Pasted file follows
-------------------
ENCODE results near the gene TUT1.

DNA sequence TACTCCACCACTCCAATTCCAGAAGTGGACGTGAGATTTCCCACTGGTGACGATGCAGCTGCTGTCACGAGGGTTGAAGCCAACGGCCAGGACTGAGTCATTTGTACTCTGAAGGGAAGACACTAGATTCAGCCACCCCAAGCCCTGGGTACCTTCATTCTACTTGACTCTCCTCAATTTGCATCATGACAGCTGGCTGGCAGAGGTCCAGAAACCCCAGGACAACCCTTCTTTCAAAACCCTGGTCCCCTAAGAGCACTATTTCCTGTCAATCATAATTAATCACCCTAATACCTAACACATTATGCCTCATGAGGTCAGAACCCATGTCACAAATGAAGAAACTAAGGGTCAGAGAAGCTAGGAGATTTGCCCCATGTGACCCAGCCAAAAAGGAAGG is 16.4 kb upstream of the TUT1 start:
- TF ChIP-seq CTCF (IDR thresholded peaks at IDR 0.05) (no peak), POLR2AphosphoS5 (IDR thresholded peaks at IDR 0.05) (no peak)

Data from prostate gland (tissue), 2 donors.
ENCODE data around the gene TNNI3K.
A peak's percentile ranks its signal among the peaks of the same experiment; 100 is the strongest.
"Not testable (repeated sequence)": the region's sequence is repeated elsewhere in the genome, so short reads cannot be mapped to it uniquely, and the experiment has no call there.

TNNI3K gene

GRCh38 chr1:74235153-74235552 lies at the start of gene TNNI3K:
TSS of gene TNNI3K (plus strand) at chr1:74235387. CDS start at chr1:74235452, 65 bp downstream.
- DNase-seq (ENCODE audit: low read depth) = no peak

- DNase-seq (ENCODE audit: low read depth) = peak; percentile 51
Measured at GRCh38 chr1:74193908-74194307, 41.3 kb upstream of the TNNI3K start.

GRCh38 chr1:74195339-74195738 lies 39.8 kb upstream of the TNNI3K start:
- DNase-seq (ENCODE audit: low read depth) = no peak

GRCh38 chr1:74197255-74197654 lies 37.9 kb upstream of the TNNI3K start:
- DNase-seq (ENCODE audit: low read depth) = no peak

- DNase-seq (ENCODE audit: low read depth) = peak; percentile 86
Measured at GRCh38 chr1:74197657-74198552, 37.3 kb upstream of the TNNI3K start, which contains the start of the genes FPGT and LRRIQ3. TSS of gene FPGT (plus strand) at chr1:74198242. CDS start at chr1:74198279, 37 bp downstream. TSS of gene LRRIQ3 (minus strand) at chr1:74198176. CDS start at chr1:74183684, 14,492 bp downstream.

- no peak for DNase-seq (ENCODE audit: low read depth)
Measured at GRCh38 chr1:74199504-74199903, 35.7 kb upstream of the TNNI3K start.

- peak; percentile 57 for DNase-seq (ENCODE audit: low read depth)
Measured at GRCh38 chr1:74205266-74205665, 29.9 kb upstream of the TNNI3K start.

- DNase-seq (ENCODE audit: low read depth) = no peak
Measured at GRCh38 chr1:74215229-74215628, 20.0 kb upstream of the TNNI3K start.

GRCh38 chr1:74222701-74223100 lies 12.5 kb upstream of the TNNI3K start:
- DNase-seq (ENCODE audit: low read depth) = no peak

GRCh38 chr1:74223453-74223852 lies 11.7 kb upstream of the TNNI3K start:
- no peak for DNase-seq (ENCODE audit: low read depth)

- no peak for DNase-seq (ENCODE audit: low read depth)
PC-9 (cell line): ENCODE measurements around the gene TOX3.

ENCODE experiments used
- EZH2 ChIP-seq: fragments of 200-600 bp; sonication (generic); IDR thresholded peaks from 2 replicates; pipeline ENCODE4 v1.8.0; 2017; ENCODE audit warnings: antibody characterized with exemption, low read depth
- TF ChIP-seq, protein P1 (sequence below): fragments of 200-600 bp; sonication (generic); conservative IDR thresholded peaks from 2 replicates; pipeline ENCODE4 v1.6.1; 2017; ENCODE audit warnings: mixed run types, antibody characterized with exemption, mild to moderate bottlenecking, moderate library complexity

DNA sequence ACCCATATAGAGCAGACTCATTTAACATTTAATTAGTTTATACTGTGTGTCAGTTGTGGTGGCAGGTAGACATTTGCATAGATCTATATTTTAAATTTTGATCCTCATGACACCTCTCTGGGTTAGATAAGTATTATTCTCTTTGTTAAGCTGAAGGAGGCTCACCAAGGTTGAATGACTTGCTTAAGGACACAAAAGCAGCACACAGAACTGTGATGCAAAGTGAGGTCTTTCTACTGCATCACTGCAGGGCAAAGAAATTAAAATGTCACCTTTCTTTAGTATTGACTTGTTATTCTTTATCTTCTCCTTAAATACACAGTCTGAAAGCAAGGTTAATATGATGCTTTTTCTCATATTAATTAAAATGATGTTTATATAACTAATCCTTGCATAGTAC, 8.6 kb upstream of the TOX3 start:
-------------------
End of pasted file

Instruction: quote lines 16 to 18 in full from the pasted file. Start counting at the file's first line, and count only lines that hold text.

GRCh38 chr1:74197255-74197654 lies 37.9 kb upstream of the TNNI3K start:
- DNase-seq (ENCODE audit: low read depth) = no peak

- DNase-seq (ENCODE audit: low read depth) = peak; percentile 86